Aflatoxin, Hepatitis and Worldwide Liver Cancer Risks

  • Sara H. Henry
  • F. Xavier Bosch
  • J. C. Bowers
Part of the Advances in Experimental Medicine and Biology book series (AEMB, volume 504)


Aflatoxins are among the most potent mutagenic and carcinogenic substances known. Differential potency of aflatoxin among species can be partially attributed to differences in metabolism; however, current information on competing aspects of metabolic activation and detoxification of aflatoxin in various species does not identify an adequate animal model for humans. Risk of liver cancer is influenced by a number of factors, most notably carriage of hepatitis B virus as determined by the presence in serum of the hepatitis B surface antigen (HBsAg+ or HBsAg-). About 50 to 100% of liver cancer cases are estimated to be associated with persistent infection of hepatitis B (or C) virus. The potency of aflatoxin in HBsAg+ individuals is substantially higher (about a factor of 30) than the potency in HBsAg-individuals. Thus, reduction of the intake of aflatoxins in populations with a high prevalence of HBsAg+ individuals will have greater impact on reducing liver cancer rates than reductions in populations with a low prevalence of HbsAg+ individuals. The present analysis suggests that vaccination against hepatitis B (or protection against hepatits C), which reduces prevalence of carriers, would reduce the potency of the aflatoxins in vaccinated populations and reduce liver cancer risk.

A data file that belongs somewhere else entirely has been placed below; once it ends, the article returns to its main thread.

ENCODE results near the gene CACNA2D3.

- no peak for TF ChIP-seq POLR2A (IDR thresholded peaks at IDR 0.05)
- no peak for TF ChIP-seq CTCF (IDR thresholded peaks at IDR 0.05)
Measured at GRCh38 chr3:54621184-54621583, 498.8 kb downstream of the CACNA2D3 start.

Liver Cancer Pool Urine Sample Aflatoxin Exposure Liver Cancer Case Adequate Animal Model 
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Copyright information

© Springer Science+Business Media New York 2002

Authors and Affiliations

  • Sara H. Henry
    • 1
  • F. Xavier Bosch
    • 2
  • J. C. Bowers
  1. 1.U.S. Food and Drug Administration
  2. 2.lnstitut d’ Oncologia Hospitalet del LlobregatBarcelonaSpain

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